Some people like to keep diaries. I keep recipes and menus. I have a big white box where I put magazine clippings, recipe printouts, and notes I have made when I am planning a dinner or a party or traveling to a new place and exploring restaurants and food specialties. Every so often, once or twice a year at best, I will dig through my box and read my recipes and notes that span over 15 years. I will remember parties and dinners I have held, I will remember countries I have lived in and traveled to, and I will note similarities, differences and trends in food I have used or been drawn to over time. Since I have been seriously cooking all this time, sometimes for work and often for pleasure, this is the best way for me to remember friends, events, places, experiences and meals from long ago.
Tonight I am making a recipe I pulled out of my white box that is an adaptation of a recipe I made from Sainsbury's Magazine, published by the U.K. supermarket giant. This particular issue was published in January 2000, so it is a wintry, comforting dish, perfect for an autumn weeknight. When I bought the magazine, we were living in our renovated barn in the countryside on the south coast of England. We lived by the sea and had distant views to the Isle of Wight. The landscape was pastoral and windswept by the weather that blew in from the English channel. In January, the weather was particularly brutal. At night we could hear the wind as it whistled down our chimneys, while it gathered up any loose items in our garden and tossed them about like party favors, and we kept our cat in at night for fear she would be blown away like Dorothy and Toto.
Our closest neighbors lived one mile down the road from us, and in the first weeks following our move there, I was home alone with our infant daughter and toddler son, while my husband was away on a business trip. One evening the wind was blowing so hard, I wondered if we might lose our roof. I called our neighbors, whom we had yet to meet, introduced myself and asked if this wind was normal or should I be worried. I was assured that it was quite normal and then invited to dinner. I arrived with my tired children in tow, put them to bed in a guest bedroom, and officially met our neighbors over a meal they cooked for me in their Aga oven. This meal was the beginning of a long friendship. We spent many evenings after that, sharing food and enjoying wine, cooking for eachother on our Agas (no rural English home would be complete without one) in the West Sussex countryside. One evening when they came to our home for a casual dinner, I made a version of a recipe I had torn out of Sainsbury's Magazine. Tonight I will make it again and think of our friends back in southeast England.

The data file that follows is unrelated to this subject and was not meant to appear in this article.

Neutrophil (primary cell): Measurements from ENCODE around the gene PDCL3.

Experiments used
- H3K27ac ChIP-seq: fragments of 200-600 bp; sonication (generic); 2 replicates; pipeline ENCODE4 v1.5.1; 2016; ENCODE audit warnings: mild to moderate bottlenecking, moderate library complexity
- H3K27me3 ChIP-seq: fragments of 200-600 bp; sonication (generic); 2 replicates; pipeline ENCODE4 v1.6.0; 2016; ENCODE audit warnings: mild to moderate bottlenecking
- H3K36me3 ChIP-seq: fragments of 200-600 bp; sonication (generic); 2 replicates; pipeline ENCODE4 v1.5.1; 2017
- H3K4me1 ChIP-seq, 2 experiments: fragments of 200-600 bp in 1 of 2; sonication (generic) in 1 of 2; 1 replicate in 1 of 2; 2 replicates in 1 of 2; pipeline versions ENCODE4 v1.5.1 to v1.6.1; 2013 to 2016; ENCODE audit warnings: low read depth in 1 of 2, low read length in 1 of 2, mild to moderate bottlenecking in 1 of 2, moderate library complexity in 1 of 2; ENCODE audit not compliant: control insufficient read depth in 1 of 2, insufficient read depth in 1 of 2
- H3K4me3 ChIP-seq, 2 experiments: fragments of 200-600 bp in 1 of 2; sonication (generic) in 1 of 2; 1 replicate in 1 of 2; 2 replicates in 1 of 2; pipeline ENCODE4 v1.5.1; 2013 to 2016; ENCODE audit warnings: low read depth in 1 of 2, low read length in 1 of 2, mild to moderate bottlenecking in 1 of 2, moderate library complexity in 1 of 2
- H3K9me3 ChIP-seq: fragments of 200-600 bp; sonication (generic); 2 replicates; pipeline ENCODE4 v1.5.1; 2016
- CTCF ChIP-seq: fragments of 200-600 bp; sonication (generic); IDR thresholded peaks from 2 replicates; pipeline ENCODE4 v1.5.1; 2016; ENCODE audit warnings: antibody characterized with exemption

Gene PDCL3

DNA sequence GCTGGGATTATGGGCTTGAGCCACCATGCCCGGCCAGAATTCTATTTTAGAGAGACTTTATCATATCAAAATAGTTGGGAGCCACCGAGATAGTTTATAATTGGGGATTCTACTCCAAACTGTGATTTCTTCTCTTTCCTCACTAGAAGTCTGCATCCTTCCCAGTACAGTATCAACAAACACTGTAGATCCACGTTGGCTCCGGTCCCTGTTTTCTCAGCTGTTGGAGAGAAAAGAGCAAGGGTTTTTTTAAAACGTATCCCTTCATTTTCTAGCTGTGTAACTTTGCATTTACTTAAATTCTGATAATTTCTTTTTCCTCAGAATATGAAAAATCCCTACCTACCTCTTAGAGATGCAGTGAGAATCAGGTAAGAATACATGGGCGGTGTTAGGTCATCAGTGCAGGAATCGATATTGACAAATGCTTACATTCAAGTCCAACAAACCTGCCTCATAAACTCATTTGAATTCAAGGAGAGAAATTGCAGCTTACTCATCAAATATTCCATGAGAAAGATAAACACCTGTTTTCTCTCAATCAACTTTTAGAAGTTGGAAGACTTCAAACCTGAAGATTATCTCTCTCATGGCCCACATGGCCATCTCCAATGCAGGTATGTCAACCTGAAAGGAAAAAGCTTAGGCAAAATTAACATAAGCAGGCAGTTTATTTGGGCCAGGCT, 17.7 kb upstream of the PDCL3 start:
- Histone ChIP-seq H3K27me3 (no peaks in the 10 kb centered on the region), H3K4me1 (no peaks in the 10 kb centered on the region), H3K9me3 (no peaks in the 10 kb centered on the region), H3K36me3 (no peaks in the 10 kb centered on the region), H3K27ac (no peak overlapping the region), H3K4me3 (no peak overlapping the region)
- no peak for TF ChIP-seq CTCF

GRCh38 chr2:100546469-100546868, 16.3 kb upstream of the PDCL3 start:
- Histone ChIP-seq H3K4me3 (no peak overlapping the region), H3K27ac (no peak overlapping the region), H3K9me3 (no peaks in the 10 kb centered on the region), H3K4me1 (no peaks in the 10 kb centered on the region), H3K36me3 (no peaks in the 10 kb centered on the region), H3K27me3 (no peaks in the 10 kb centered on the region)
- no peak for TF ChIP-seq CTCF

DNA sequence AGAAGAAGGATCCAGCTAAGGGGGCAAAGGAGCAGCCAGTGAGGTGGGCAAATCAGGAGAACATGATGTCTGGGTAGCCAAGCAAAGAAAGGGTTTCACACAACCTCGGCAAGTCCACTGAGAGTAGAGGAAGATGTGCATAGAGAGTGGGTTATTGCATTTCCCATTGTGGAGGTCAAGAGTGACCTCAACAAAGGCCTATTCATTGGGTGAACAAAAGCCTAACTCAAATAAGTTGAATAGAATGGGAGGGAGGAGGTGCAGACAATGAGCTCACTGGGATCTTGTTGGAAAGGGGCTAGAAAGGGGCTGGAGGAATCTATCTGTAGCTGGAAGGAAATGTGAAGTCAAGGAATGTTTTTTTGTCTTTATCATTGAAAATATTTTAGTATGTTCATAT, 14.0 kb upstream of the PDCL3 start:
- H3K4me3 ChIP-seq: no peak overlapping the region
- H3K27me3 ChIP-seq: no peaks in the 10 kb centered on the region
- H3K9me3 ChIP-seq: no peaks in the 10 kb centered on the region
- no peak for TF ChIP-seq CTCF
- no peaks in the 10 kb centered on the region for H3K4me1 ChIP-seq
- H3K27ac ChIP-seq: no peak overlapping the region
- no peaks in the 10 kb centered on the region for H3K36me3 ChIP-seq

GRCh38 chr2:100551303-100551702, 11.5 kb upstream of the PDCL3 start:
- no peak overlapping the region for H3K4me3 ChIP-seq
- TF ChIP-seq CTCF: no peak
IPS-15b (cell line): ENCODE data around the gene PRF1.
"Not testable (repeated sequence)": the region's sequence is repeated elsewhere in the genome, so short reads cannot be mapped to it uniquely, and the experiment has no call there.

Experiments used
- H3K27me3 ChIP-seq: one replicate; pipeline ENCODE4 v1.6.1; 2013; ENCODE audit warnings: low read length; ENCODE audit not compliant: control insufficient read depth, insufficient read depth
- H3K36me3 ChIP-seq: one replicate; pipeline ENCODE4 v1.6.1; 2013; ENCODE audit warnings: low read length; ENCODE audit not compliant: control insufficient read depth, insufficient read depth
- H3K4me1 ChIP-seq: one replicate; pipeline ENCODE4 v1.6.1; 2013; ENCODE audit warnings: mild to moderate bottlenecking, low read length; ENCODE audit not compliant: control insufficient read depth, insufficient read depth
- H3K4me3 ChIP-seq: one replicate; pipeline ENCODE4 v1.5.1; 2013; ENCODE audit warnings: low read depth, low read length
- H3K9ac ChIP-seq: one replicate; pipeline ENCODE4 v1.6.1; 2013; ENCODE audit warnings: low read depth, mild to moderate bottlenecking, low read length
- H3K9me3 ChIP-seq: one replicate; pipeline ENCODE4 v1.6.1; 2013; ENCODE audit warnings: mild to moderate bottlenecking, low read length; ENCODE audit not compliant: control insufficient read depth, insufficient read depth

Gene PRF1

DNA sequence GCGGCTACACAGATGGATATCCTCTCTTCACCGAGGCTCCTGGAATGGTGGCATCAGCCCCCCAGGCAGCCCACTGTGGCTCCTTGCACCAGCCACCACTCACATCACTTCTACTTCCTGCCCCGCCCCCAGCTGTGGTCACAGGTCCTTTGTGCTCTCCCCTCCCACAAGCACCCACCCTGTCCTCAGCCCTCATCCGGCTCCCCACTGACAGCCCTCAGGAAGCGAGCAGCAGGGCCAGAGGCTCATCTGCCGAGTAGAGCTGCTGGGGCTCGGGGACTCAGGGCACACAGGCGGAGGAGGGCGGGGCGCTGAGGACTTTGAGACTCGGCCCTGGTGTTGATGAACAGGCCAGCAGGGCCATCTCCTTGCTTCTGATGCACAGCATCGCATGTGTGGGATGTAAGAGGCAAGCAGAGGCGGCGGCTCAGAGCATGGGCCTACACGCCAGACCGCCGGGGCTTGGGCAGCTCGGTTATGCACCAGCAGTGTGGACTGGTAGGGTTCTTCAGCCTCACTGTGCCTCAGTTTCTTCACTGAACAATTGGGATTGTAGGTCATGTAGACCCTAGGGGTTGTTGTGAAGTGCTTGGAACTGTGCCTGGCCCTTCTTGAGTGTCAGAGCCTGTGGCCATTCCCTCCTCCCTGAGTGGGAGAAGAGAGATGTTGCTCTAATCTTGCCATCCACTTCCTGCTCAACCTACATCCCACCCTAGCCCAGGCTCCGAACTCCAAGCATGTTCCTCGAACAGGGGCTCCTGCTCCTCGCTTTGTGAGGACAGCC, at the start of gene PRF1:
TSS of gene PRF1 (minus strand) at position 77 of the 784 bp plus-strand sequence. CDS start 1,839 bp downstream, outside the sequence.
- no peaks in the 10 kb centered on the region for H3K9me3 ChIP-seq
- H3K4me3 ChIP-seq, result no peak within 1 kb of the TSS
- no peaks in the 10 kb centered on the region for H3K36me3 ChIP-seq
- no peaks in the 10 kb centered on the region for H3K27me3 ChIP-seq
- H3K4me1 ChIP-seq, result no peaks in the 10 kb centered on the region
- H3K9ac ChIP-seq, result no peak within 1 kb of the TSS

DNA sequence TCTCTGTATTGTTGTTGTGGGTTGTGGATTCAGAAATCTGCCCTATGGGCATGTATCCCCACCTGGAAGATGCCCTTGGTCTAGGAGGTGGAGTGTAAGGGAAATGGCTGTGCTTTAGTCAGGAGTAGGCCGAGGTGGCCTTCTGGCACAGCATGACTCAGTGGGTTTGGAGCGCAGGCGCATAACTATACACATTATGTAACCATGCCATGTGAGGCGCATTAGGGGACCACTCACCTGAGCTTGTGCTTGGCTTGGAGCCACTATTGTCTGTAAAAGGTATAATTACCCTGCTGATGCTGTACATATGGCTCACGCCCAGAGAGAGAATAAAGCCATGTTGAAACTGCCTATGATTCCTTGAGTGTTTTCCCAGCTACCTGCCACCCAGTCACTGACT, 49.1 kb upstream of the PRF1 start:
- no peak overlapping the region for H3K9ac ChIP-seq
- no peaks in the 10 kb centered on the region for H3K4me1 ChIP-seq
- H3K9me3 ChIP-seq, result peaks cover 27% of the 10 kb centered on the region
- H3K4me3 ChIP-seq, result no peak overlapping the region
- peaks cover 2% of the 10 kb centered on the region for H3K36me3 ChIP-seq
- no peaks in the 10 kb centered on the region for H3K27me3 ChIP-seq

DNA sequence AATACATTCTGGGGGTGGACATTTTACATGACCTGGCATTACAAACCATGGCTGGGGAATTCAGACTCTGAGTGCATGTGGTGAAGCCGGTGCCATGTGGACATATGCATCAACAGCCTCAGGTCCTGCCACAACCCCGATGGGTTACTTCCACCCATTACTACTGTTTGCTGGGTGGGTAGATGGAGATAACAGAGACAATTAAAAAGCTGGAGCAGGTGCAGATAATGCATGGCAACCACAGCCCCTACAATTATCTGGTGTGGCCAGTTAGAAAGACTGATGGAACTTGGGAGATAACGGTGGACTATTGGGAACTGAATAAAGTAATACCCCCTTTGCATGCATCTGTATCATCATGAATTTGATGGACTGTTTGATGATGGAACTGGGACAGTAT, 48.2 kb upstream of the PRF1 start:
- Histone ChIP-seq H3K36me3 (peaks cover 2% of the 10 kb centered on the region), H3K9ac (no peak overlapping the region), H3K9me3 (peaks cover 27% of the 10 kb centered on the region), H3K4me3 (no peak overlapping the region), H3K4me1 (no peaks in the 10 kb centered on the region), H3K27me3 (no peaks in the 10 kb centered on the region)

Braised Chicken with Porcini Mushrooms
adapted from a recipe published in Sainsbury's Magazine, January 2000
8 chicken thighs with bones or 4 large chicken breasts with ribs or a combination of both
3 tablespoon extra-virgin olive oil
2 large shallots, peeled, thinly sliced
2 garlic cloves, crushed and finely chopped
1 1/2 lb. (approx. 700 grams) large white and chestnut mushrooms, quartered (halved if medium-sized)
1/2 oz. (15 grams) dried porcini, or 3/4 lb. (350 grams) fresh porcini, sliced
1 cup (240 ml.) dry white wine
1 cup (240 ml.) chicken stock
2 tablespoons fresh chopped sage leaves
2 tablespoons fresh thyme leaves
Salt and freshly ground black pepper
Fresh thyme sprigs for garnish
Heat one tablespoon olive oil in a deep oven-proof skillet or dutch-oven over medium-high heat. Salt and pepper the chicken pieces. Add chicken skin-side down in one layer in skillet (in 2 batches). Cover skillet with a spatter-guard and sauté chicken until browned, turning once, about 3 minutes per side. Transfer chicken to a plate, and repeat with remaining chicken.
Drain off fat from skillet. Return skillet to stove and add one tablespoon olive oil and shallots. Sauté until shallots soften, about 2 minutes. Add garlic and fresh mushrooms. Sauté 2 minutes.
Return chicken to skillet. Add chicken stock, white wine, dried porcini mushrooms (if using), sage and thyme. Take care to submerge dried mushrooms in liquid. The chicken will not be completely covered by the liquid. Sprinkle with salt and pepper.
Bring to a boil and reduce heat, simmering for 2 minutes. Baste tops of chicken with some of the cooking liquid. Place pan, uncovered, in pre-heated 375 F. (190 C.) oven. Bake, basting 1-2 times, until chicken is golden and crispy where exposed and cooked through.
Remove from oven. Garnish with fresh thyme sprigs.
Serve with rice.
You may notice some leeks in the photo above. Yes, I had a lonely leek in the refrigerator that was begging to be used, so I included it in this dish when I made it. If you also have a leek you would like to use, trim green ends and discard, and slice the cleaned white end thinly. Add to the skillet when you add the shallots.
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